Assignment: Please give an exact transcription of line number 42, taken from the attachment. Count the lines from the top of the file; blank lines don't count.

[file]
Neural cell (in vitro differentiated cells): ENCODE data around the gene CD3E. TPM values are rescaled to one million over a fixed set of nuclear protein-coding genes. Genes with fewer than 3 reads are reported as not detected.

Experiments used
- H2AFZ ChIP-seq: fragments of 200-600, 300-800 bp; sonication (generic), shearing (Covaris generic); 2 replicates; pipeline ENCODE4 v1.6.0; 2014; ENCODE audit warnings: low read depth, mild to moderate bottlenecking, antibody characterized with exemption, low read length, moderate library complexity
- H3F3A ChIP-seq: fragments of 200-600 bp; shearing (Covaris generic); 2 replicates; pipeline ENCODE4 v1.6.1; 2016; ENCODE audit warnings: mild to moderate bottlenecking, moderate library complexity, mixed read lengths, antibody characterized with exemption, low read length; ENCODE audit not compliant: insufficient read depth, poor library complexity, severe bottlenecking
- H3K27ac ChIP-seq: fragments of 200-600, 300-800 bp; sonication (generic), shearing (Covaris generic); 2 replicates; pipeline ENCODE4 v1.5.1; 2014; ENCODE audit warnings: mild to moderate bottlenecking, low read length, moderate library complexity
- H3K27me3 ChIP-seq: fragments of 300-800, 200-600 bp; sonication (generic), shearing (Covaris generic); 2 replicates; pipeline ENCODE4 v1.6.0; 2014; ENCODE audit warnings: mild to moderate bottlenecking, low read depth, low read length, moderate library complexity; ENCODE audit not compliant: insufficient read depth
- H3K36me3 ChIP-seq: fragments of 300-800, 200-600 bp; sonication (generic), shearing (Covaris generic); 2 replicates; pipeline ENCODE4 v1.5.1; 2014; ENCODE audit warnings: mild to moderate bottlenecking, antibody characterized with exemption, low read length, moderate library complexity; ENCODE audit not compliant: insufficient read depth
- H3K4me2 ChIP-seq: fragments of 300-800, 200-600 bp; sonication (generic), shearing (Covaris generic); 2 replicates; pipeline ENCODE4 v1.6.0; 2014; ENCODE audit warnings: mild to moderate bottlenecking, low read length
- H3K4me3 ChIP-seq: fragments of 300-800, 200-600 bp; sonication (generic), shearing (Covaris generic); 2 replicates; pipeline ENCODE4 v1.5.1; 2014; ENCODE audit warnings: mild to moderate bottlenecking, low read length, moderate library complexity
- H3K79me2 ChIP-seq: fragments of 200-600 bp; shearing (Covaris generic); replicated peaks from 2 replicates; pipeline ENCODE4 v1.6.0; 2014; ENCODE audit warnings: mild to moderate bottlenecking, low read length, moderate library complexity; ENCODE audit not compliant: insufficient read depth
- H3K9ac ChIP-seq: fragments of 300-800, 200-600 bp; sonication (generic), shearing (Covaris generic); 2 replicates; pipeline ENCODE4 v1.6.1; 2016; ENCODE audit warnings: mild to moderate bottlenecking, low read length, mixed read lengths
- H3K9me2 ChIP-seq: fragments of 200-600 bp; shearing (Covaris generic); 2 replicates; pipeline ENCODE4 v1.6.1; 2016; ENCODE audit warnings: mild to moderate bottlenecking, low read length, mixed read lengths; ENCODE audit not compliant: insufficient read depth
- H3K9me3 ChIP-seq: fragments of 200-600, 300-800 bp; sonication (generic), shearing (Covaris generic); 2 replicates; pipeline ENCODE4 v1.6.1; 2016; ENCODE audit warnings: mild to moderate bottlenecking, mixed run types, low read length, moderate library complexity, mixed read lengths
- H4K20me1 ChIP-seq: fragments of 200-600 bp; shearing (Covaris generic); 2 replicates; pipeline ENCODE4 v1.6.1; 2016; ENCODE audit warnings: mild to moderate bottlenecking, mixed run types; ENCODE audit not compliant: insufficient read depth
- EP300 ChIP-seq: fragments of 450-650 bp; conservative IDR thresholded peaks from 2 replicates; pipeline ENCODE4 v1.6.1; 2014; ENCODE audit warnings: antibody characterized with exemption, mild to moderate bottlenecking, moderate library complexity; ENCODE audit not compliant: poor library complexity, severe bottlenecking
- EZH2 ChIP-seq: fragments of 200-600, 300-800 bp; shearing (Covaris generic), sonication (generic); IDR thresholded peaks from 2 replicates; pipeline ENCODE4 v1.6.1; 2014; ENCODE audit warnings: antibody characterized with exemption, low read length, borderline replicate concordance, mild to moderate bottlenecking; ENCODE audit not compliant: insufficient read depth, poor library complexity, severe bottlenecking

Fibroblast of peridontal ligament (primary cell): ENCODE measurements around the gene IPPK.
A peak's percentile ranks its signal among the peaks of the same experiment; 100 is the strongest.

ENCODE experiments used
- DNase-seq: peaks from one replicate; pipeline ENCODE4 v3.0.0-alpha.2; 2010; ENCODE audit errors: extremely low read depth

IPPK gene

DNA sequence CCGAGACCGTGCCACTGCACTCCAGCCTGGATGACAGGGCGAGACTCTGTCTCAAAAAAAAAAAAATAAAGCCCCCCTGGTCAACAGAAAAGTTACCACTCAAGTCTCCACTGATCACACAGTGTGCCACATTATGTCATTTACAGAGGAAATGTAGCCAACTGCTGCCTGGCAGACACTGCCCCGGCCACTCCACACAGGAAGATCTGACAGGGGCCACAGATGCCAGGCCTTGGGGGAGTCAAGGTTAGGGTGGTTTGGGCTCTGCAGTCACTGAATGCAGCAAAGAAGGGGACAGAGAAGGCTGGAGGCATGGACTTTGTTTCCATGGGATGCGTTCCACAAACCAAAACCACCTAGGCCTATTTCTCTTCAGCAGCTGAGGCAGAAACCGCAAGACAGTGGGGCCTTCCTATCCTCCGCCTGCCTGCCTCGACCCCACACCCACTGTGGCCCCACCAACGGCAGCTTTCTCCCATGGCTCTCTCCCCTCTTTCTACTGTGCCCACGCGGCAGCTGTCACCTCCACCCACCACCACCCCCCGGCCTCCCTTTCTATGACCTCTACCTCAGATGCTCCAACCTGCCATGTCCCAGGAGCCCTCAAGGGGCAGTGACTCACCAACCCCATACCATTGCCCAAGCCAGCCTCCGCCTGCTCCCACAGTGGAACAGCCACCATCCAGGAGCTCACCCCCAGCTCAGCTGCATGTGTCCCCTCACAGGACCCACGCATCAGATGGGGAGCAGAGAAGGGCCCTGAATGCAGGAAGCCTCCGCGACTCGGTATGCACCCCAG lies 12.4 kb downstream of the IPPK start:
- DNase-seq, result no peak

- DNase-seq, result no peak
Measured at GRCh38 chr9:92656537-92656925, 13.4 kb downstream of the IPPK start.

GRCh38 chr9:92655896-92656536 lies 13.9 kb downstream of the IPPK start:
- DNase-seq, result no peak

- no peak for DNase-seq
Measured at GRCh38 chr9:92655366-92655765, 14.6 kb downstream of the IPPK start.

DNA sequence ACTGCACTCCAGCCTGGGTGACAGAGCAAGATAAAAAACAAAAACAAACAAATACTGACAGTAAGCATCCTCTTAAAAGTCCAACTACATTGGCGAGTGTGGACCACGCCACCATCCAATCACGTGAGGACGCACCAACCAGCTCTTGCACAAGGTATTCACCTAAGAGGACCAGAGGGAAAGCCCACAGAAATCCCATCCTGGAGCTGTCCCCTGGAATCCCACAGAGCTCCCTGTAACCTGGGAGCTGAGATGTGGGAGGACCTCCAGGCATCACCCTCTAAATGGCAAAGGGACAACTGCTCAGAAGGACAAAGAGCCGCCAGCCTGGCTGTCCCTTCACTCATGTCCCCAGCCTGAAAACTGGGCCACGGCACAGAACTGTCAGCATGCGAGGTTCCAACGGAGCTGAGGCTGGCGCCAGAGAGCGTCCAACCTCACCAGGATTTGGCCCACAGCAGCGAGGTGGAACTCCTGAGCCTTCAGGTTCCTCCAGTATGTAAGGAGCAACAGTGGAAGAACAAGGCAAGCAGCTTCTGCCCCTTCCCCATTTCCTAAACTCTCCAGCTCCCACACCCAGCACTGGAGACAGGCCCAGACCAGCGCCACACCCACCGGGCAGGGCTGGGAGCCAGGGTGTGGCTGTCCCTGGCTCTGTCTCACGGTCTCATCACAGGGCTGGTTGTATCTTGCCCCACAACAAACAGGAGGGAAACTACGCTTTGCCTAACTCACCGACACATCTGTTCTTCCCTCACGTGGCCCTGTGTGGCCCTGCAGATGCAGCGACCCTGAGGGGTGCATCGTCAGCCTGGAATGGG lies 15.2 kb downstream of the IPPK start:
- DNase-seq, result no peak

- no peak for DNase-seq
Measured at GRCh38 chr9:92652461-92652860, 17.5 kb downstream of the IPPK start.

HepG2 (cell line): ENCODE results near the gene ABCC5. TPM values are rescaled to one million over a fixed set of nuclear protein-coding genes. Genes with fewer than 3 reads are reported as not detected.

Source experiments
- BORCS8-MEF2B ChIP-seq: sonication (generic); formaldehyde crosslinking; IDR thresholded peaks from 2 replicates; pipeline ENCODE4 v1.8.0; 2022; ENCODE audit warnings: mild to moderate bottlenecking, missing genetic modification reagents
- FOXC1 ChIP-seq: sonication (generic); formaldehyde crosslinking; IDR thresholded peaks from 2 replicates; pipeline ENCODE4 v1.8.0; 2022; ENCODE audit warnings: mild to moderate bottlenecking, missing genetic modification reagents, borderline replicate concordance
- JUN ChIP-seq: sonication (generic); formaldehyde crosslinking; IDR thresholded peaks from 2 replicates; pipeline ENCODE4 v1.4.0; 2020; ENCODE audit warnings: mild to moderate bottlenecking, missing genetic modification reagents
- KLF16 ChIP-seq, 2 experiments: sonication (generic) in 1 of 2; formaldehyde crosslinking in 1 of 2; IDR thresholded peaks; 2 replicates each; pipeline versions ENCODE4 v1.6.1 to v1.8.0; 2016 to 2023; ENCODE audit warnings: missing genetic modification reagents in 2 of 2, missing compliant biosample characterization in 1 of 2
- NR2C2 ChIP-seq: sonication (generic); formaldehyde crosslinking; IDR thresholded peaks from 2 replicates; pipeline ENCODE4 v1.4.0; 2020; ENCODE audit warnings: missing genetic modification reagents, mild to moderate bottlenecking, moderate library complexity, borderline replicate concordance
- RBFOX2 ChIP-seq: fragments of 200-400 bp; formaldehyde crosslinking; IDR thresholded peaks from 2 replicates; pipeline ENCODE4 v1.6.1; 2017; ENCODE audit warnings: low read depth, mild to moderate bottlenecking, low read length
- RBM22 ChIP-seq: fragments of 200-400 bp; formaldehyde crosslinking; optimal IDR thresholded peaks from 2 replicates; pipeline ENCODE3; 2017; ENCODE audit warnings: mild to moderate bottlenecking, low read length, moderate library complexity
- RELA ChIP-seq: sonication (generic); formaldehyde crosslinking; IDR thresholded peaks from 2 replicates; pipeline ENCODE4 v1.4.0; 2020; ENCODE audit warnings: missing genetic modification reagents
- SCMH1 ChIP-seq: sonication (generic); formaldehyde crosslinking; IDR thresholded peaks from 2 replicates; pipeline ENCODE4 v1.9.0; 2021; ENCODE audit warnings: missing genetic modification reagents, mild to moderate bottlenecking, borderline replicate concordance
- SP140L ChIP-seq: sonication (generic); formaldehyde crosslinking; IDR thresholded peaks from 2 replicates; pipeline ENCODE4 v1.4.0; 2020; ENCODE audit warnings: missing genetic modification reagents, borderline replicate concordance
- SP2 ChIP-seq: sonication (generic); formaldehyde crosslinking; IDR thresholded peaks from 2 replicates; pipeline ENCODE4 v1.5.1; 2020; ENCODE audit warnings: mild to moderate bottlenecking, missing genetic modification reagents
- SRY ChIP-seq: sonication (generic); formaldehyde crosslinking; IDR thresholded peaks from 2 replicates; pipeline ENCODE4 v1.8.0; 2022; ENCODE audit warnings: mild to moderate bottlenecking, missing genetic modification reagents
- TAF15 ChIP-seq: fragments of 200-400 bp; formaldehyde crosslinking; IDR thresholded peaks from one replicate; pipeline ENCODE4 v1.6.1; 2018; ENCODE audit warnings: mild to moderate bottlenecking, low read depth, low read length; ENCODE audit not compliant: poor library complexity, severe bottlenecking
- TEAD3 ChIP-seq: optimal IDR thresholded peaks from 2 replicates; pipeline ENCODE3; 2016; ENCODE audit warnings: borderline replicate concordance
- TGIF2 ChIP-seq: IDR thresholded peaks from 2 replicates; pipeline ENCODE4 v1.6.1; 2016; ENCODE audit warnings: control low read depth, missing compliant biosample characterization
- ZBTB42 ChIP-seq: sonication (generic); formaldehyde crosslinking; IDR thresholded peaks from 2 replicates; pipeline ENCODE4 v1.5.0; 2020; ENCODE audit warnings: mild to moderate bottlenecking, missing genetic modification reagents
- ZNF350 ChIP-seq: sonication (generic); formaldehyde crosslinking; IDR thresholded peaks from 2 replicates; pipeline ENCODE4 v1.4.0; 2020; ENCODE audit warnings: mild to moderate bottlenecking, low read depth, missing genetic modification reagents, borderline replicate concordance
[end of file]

- RBM22 ChIP-seq: fragments of 200-400 bp; formaldehyde crosslinking; optimal IDR thresholded peaks from 2 replicates; pipeline ENCODE3; 2017; ENCODE audit warnings: mild to moderate bottlenecking, low read length, moderate library complexity